Hillary Clinton, among many others, has claimed that the first three years of a child's life "can determine whether children will grow up to be peaceful or violent citizens, focused or undisciplined workers, attentive or detached parents themselves." In The Myth of the First Three Years: A New Understanding of Early Brain Development and Lifelong Learning (The Free Press) John T. Bruer–president of the James S. McDonnell Foundation, which issues grants for biomedical and behavioral sciences research–argues that this increasingly popular view is wrong. Brain science, Bruer says, shows that the brain is capable of lifelong learning, an optimistic message that somehow escapes the ken of early-intervention advocates. Freelance journalist Jonathan Ellis recently spoke with Bruer, the father of two adolescent boys, via telephone.
Q: If very young children aren't stimulated properly, are they disadvantaged for the rest of their lives?
A: There are some aspects of early development that require certain kinds of stimulation: development of the visual system, development of first language skills, maybe some social and emotional skills. But the kinds of experiences neurologically normal children need are everywhere around them. The stimulation just occurs. The kind of development that requires early stimulation is quite limited, and it doesn't extend to the kinds of things we learn later in school. It doesn't extend to music. It doesn't extend to sports.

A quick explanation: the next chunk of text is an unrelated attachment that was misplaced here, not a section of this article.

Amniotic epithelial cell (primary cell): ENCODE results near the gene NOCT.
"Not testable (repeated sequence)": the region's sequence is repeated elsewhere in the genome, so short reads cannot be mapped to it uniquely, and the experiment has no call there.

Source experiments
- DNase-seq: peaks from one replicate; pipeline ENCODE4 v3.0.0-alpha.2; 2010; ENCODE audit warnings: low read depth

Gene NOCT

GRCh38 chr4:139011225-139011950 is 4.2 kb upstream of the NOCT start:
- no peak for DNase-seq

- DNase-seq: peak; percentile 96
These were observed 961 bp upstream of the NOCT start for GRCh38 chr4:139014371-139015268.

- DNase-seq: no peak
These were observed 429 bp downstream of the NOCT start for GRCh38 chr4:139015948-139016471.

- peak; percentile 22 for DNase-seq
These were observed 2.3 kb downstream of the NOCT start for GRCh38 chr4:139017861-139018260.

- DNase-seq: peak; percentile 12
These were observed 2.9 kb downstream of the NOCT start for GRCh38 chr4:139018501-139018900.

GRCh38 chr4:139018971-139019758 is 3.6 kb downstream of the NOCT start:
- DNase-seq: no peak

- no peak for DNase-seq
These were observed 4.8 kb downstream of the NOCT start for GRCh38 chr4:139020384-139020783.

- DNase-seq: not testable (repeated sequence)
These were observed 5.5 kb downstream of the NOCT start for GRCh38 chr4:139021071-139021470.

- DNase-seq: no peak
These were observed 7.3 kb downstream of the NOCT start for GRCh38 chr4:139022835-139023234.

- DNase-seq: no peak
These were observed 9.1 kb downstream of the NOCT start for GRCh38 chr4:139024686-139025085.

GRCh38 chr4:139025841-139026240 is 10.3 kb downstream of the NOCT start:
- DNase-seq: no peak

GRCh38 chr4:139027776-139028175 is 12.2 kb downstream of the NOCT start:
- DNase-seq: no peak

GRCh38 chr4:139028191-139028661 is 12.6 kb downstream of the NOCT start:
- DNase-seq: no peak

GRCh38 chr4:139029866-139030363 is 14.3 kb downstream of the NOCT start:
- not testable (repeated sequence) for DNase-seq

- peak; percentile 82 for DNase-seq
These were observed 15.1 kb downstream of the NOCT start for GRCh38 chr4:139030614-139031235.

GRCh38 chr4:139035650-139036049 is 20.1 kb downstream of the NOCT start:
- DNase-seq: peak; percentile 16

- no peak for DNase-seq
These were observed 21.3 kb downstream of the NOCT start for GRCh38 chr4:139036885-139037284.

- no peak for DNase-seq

Q: Why do so many people increasingly believe that zero-to-three years is the key to healthy development?
A: It's a long story that goes back to 17th- and 18th-century Europe, when the belief about the importance of early childhood and the role of parenting arose. We incorporated those assumptions into our theories about development. We are also fascinated by what the brain does, and we seem to have a cultural predilection for biological explanations. On the surface, the emphasis on zero-to-three years appears to provide a brain-based biological explanation for some very cherished views about child rearing. But generally, the brain science does not actually support those views; it just cannot say anything about that at this time.
Q: What steps did you take to stimulate the cognitive development of your own kids?
A: I let them be. My wife and I have been very careful to let our children pick and choose what they want to do. One kid's a pilot and a computer expert. The other's a tennis player and mathematician and kind of a natural historian. They really have their own intellectual interests–even to the extent that they make fun of mine. I came home one day after I read a book challenging the nurture assumption, and I said, "Well, Jake, I got some really good news today. I'm not responsible for what happens to you down the line." He said, "That's OK, Dad. But when I go to Stockholm to get the Nobel Prize, don't be sitting there saying, `That's my boy.'"